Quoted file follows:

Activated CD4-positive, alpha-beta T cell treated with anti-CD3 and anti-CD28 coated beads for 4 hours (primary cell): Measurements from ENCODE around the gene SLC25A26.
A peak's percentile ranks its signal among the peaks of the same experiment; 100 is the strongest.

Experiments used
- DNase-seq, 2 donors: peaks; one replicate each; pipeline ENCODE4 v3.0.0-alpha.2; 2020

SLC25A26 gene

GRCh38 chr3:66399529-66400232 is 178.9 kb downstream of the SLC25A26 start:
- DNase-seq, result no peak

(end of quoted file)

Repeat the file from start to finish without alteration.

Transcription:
Activated CD4-positive, alpha-beta T cell treated with anti-CD3 and anti-CD28 coated beads for 4 hours (primary cell): Measurements from ENCODE around the gene SLC25A26.
A peak's percentile ranks its signal among the peaks of the same experiment; 100 is the strongest.

Experiments used
- DNase-seq, 2 donors: peaks; one replicate each; pipeline ENCODE4 v3.0.0-alpha.2; 2020

SLC25A26 gene

GRCh38 chr3:66399529-66400232 is 178.9 kb downstream of the SLC25A26 start:
- DNase-seq, result no peak